McKay Coppins of BuzzFeed has a triumphalist article up today claiming that Sen. Rand Paul has leapt from his old man’s gadfly position on national security and foreign policy to become a Big Dog indeed–perhaps the Biggest Dog in his party’s kennel:

Not long ago, the Washington grown-ups who run the Republican Party would have dismissed the junior senator from Kentucky making cracks about an establishment pillar like McCain as little more than the goading of a gadfly. But over the past two weeks, it has become clear that Paul’s brand of Republicanism has spread deeply within his party. He successfully rallied a bipartisan coalition of lawmakers against a military intervention in Syria; thoroughly embarrassed Republican leaders who supported the air strikes; and temporarily elevated himself to the role of de facto foreign policy spokesman for the GOP. When President Obama took his case for war to the American people in a primetime address this week, it was Paul who delivered the unofficial Republican counterargument in a series of interviews and a widely covered speech.

Paul, in short, is winning.

While it’s clear a non-interventionist position is no longer unmentionable in GOP circles, Coppins goes much too far in claiming party-wide dominance for Paulism. It is not at all clear that Paul was the central figure–much less the organizer of “bipartisan” opposition–in the resistance to a use-of-force resolution on Syria. In his utterances on the subject, he frequently hinted at sympathy for Assad as the protector of Syrian Christians; few Republicans, and virtually no Democrats, Went There.

Moreover, Republican hostility to Obama’s position on Syria was not all that unprecedented; it was equally widespread during the Kosovo crisis (as Coppins does note) and reasonably strong more recently when Obama intervened in Libya (which Coppins does not mention). Moreover, the grounds for GOP opposition were hardly uniform: some deployed the “no-win-war” argument against limited military strikes, and others wanted to keep their powder dry for a future conflict against Iran.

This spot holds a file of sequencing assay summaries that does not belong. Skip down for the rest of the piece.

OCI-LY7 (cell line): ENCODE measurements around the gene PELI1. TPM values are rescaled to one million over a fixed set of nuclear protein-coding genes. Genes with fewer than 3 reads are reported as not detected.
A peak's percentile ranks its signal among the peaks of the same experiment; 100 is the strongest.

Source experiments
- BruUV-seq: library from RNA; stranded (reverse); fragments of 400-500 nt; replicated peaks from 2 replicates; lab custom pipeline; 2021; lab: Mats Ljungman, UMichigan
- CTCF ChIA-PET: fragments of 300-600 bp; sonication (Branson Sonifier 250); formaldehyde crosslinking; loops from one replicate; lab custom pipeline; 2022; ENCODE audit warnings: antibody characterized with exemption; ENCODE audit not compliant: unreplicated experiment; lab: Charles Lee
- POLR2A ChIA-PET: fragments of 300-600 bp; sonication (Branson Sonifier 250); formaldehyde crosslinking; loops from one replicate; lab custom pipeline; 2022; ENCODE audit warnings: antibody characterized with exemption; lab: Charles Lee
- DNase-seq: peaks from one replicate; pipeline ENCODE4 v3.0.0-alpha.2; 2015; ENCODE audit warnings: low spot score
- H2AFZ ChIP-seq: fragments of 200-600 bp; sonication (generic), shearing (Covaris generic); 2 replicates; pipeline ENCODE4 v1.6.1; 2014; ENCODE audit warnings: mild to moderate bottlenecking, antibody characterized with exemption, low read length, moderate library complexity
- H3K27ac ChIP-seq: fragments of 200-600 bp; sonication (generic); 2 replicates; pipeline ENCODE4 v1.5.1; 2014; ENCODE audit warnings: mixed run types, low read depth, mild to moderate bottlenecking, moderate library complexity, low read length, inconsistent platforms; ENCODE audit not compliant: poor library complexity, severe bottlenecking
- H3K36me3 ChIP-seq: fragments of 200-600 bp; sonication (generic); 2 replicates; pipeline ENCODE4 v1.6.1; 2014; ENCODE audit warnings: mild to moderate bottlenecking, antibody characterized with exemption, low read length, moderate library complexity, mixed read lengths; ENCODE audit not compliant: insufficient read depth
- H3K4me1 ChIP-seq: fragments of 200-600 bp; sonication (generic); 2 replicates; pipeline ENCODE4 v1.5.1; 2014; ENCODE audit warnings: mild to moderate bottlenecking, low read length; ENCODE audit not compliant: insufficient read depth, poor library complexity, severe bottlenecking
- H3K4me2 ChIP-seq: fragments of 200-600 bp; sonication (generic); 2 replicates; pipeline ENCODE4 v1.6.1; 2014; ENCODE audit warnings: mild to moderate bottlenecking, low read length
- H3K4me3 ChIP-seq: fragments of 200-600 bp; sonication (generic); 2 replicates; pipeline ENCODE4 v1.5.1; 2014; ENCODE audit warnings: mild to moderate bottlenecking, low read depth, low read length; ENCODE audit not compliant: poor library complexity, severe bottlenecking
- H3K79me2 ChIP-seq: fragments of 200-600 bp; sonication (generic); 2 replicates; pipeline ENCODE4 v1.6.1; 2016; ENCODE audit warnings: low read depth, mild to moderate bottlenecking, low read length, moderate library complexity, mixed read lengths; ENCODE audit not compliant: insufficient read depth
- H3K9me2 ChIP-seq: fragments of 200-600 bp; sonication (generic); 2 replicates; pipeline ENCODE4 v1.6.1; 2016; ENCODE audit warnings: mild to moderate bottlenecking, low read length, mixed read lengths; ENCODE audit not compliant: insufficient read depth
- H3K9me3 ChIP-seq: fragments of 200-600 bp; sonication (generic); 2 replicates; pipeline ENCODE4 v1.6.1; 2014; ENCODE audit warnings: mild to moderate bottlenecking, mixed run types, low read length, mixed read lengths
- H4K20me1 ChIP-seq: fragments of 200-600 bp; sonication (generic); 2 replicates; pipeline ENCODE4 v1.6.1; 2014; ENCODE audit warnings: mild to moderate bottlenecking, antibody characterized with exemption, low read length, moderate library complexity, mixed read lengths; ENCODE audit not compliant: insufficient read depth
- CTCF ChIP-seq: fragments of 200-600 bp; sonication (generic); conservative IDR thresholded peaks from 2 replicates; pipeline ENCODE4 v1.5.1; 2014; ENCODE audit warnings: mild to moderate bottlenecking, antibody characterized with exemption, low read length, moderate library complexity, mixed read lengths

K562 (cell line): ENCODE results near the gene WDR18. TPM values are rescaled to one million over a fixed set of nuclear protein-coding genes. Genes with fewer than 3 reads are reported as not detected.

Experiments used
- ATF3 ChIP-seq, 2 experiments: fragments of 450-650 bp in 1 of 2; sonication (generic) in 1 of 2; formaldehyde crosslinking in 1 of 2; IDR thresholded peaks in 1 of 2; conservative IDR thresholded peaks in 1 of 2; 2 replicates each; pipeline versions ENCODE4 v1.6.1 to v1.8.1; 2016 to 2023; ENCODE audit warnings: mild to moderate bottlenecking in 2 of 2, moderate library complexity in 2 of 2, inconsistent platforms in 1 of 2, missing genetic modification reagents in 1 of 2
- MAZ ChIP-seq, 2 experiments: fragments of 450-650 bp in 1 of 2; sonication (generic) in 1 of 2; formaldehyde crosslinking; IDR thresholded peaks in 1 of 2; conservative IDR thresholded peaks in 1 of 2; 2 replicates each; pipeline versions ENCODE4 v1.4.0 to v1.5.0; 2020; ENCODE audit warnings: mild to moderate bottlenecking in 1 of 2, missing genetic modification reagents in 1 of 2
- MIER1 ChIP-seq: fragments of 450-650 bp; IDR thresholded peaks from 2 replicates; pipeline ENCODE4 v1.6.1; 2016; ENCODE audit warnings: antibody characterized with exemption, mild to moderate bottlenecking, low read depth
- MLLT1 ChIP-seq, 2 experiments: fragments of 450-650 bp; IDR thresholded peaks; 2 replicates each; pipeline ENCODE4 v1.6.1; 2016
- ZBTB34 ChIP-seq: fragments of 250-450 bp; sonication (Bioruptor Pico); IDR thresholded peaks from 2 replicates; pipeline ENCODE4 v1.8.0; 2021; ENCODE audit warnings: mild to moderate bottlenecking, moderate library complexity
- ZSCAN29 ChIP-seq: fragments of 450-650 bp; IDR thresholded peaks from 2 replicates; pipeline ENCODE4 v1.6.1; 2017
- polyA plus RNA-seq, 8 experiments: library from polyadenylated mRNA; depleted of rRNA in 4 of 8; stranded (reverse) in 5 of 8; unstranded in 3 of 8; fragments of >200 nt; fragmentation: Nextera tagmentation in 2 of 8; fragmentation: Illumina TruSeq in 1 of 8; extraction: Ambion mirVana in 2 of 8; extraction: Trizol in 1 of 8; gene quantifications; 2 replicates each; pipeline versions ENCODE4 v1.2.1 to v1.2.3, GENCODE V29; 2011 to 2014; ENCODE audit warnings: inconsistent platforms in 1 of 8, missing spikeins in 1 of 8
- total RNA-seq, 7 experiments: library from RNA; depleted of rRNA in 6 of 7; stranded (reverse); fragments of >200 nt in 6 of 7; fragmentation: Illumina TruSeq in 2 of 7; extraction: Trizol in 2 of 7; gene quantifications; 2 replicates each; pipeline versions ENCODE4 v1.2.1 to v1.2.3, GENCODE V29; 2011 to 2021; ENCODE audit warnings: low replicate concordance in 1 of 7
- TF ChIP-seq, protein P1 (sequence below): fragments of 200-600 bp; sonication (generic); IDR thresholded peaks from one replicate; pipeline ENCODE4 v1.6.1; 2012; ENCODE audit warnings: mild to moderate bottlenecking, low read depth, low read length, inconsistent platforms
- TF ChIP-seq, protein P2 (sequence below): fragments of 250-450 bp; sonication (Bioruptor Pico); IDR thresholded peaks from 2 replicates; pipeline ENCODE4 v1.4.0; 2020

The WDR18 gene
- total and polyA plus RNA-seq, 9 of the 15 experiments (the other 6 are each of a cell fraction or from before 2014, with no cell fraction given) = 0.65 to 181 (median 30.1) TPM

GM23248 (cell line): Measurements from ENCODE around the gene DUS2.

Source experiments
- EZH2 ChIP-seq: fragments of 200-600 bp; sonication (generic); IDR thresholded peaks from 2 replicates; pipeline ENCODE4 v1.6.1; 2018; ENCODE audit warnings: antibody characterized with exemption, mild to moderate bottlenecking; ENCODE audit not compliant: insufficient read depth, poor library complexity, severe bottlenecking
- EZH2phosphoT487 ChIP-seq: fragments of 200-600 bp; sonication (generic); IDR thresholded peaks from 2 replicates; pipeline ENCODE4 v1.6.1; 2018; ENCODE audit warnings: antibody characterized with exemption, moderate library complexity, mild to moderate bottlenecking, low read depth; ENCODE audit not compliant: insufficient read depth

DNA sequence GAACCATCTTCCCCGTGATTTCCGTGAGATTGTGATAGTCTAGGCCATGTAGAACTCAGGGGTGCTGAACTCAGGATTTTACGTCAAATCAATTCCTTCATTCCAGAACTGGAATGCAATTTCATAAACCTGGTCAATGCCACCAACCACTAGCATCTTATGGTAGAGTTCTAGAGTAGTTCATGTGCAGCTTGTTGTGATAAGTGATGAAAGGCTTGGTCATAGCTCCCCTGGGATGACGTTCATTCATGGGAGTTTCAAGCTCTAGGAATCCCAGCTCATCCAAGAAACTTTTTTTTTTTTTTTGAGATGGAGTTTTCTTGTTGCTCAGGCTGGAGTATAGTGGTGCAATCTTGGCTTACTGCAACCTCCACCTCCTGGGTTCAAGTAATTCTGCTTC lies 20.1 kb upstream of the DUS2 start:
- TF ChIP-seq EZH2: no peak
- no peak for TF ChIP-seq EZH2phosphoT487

And that points to the overriding reason that Paul appears to be in the “mainstream” of GOP foreign policy “thinking” right now: he’s standing on the common ground of conservative hostility to collective security arrangements, international organizations like the U.N., treaties, and the whole Democratic-created edifice of U.S.-sponsored constraints on the unilateral use of force. When it comes to a Democratic president calling on Americans to deploy limited means to enforce international norms regarding chemical weapons, Rand Paul and Dick Cheney stand together.

If Paul runs for president and has to articulate a positive vision for foreign policy and national security, that common ground will largely vanish, and the gap between Republicans who want to abandon collective security arrangements in order to “mind our own business” and those who want to Walk Tall across the global landscape will re-emerge. And it’s not at all clear Paul’s side of that factional argument is in any position to “win.”

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Ed Kilgore is a political columnist for New York and managing editor at the Democratic Strategist website. He was a contributing writer at the Washington Monthly from January 2012 until November 2015, and was the principal contributor to the Political Animal blog.